Bloomberg Anywhere Login

Bloomberg

Connecting decision makers to a dynamic network of information, people and ideas, Bloomberg quickly and accurately delivers business and financial information, news and insight around the world.

Company

Financial Products

Enterprise Products

Media

Customer Support

  • Americas

    +1 212 318 2000

  • Europe, Middle East, & Africa

    +44 20 7330 7500

  • Asia Pacific

    +65 6212 1000

Communications

Industry Products

Media Services

Follow Us

AC Milan Says Soccer Fans Can’t Afford Tickets Because of Crisis

Oct. 12 (Bloomberg) -- Italy’s economic crisis has made it harder for soccer fans to attend matches, a director of one of the country’s most popular clubs said.

The Italian economy, Europe’s second most-indebted, will shrink 2.4 percent this year as rising joblessness and austerity measures weigh on demand, according to employers’ association Confindustria.

“Our fans cannot afford to come to games because they have other priorities” as Italy grapples with the sovereign-debt crisis, Umberto Gandini, organizing director of AC Milan, told delegates yesterday at the Leaders in Football conference at Stamford Bridge in London.

Milan’s home games are played at the San Siro, the largest stadium in the country with a capacity of more than 80,000. The seven-time European Cup winner shares the facility with Inter Milan. AC Milan is averaging about 46,800 fans a game, according to ESPN’s Soccernet website. Ticket prices range from 375 euros ($485) in the Executive Lounge against current Italian champion Juventus to 20 euros in the third tier against other Serie A teams, according to the club’s website.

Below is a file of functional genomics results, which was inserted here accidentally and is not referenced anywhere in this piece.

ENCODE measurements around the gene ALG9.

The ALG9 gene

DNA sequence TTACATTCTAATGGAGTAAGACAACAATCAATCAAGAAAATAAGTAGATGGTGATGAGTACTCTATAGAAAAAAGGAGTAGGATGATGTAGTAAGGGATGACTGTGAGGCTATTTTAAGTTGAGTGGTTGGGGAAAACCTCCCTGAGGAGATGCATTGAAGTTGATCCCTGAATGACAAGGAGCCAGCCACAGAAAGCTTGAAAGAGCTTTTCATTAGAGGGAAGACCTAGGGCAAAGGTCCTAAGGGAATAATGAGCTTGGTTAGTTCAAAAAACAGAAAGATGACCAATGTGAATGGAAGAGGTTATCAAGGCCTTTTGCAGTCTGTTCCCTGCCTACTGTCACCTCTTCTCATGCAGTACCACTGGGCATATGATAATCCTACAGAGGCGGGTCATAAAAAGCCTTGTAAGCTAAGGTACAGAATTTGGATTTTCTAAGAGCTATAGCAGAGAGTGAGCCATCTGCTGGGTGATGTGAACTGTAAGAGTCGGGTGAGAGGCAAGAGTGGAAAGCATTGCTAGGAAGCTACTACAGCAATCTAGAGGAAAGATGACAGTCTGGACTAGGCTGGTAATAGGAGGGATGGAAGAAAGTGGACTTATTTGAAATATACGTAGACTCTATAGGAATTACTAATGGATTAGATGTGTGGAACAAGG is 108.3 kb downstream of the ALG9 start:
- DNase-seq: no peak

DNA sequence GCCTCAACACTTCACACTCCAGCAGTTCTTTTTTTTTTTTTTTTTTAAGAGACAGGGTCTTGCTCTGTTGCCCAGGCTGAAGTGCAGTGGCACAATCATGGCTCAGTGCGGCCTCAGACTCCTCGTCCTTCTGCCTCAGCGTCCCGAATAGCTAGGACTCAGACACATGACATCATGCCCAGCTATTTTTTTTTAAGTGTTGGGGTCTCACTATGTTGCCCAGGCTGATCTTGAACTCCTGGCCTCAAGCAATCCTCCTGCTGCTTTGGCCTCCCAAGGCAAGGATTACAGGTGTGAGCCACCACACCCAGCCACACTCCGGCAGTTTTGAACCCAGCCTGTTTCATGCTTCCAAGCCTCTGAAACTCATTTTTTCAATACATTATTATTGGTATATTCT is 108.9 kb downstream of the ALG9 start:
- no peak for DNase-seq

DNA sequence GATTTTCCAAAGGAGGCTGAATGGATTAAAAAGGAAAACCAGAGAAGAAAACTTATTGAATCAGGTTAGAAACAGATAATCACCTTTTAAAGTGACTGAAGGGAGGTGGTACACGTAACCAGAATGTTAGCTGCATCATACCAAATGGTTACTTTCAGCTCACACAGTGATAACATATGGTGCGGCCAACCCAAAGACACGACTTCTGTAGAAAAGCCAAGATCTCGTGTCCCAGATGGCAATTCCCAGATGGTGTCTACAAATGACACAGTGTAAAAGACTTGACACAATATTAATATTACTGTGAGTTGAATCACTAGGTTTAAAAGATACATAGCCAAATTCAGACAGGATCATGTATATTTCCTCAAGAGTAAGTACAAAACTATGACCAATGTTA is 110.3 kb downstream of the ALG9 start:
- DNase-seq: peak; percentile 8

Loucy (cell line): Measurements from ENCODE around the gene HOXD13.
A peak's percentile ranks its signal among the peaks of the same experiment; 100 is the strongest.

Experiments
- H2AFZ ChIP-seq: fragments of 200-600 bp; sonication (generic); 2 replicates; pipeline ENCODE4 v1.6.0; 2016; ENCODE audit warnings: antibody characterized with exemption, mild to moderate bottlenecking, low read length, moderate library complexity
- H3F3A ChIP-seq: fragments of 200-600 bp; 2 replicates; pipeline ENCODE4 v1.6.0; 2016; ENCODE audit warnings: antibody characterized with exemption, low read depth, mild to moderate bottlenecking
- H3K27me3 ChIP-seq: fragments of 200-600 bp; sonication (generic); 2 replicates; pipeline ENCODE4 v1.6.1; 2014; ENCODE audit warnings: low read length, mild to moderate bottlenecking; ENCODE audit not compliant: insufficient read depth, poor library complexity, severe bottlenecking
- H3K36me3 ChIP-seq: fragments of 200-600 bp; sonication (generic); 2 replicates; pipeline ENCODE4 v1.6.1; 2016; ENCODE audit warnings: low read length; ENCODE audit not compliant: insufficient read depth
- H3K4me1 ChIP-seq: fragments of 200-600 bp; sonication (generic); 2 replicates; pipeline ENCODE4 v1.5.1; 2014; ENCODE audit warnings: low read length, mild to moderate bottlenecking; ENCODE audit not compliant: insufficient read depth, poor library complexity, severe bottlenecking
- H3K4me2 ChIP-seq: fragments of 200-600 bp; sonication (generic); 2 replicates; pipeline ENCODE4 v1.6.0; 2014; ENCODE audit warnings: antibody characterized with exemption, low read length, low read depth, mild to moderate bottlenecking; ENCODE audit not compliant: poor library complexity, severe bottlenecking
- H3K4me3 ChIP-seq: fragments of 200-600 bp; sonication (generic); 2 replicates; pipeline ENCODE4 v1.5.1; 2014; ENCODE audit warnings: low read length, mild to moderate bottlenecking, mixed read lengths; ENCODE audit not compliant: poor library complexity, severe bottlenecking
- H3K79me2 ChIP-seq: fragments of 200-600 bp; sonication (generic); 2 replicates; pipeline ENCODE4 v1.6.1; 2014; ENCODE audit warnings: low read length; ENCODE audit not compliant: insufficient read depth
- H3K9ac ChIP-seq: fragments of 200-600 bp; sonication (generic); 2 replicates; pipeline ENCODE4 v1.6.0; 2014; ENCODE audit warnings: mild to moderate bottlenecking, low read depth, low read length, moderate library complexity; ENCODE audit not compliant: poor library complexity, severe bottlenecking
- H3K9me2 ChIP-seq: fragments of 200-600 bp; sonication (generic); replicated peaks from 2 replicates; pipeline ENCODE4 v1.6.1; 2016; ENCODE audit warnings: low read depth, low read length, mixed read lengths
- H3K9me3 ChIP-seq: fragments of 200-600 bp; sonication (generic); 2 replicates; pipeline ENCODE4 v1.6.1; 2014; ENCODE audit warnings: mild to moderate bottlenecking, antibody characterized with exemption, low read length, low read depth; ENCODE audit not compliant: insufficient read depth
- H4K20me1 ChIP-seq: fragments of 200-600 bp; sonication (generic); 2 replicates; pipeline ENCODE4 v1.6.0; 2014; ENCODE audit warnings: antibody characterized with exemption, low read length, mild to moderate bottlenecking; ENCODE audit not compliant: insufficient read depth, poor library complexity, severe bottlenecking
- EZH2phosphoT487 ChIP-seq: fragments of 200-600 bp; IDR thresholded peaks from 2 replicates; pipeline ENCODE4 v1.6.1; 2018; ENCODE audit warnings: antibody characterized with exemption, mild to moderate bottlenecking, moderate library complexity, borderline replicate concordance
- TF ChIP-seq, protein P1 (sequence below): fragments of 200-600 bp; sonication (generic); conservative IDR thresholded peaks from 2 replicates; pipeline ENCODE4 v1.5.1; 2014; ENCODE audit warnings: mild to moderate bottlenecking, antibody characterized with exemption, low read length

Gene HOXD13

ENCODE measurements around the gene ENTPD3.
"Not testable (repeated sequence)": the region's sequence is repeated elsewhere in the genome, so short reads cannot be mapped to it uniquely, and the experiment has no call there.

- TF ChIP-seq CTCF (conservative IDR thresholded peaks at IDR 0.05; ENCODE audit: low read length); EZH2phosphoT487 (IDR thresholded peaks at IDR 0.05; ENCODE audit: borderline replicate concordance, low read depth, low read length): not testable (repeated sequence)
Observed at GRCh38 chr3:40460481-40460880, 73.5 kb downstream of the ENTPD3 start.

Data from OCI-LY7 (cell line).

Italian soccer fans are increasingly choosing to watch matches at home because it’s cheaper. This leaves stadiums empty, ruining the atmosphere for spectators and television viewers, Gandini added.

Gandini said he was “little bit worried,” about the introduction of so-called Financial Fair Play regulations created by UEFA, European soccer’s governing body, that aim to punish clubs that spend beyond their means from 2014.

“Everybody is going to look at reducing costs,” he said. “And there would be no opportunities to make new investments and new growth.”

To contact the reporter on this story: Danielle Rossingh at the London sports desk at drossingh@bloomberg.net

To contact the editor responsible for this story: Christopher Elser at celser@bloomberg.net

Please upgrade your Browser

Your browser is out-of-date. Please download one of these excellent browsers:

Chrome, Firefox, Safari, Opera or Internet Explorer.